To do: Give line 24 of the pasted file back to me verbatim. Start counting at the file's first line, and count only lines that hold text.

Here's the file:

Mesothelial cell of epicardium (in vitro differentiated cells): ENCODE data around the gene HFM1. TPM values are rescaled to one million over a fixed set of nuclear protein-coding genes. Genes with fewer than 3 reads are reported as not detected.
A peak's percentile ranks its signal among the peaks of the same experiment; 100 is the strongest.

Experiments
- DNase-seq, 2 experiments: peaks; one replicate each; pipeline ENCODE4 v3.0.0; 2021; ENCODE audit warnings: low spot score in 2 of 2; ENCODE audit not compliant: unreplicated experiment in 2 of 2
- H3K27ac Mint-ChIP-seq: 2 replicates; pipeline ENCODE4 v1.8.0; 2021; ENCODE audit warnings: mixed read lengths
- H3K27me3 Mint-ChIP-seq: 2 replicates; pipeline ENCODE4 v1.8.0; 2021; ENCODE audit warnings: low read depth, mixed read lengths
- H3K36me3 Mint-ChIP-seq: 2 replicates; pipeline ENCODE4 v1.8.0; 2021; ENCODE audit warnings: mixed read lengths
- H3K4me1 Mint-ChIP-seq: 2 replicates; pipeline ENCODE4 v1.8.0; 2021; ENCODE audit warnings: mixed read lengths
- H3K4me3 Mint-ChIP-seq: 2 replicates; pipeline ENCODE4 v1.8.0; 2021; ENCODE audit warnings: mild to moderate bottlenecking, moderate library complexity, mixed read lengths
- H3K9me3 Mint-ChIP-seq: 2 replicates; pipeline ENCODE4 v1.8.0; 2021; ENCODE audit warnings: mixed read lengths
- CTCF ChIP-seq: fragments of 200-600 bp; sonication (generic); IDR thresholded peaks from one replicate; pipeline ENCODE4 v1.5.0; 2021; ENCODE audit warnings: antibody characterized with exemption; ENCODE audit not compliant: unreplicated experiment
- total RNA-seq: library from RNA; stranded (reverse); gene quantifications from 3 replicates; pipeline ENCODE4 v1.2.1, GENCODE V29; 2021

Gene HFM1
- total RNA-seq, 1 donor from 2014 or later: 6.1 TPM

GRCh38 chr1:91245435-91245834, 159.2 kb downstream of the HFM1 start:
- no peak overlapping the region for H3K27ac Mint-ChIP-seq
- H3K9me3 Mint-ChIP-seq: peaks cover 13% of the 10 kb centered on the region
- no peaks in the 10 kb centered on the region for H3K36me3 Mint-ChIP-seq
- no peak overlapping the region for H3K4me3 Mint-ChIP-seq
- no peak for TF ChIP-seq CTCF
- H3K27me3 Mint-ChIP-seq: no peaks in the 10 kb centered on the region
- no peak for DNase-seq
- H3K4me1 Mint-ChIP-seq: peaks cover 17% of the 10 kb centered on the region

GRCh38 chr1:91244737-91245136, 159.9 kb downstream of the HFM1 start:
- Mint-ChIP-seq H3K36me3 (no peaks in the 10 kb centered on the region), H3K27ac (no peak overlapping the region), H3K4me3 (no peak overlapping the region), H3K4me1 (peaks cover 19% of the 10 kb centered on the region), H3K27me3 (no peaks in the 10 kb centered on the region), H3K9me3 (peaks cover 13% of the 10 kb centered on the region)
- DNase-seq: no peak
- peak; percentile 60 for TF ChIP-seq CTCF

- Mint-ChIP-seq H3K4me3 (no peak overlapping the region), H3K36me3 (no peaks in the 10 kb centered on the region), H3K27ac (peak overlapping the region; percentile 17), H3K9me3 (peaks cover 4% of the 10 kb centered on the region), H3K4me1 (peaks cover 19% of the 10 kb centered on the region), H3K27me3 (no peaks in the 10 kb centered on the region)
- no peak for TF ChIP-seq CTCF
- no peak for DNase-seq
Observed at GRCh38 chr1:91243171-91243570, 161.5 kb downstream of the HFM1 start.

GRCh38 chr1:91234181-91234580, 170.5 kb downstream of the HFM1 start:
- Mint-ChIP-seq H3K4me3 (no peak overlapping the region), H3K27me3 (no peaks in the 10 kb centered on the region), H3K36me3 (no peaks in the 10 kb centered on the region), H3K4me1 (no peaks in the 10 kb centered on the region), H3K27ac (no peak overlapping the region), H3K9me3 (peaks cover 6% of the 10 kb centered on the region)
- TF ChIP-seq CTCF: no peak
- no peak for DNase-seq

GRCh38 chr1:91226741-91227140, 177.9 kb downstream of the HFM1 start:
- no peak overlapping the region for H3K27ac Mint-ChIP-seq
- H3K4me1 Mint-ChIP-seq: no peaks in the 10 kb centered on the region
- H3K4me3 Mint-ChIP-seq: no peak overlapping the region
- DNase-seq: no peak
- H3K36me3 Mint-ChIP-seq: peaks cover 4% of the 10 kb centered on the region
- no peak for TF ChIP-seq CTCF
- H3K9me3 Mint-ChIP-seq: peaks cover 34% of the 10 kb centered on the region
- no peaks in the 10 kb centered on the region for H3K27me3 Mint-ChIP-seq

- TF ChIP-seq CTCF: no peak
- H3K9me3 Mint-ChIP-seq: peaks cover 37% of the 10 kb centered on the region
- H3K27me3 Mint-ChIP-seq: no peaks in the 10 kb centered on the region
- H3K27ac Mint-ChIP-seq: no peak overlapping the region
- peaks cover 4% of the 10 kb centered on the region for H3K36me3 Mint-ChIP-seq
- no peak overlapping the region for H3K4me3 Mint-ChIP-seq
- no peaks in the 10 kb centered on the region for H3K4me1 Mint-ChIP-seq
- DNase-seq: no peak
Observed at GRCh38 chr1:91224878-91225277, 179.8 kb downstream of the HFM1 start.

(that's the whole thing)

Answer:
GRCh38 chr1:91244737-91245136, 159.9 kb downstream of the HFM1 start: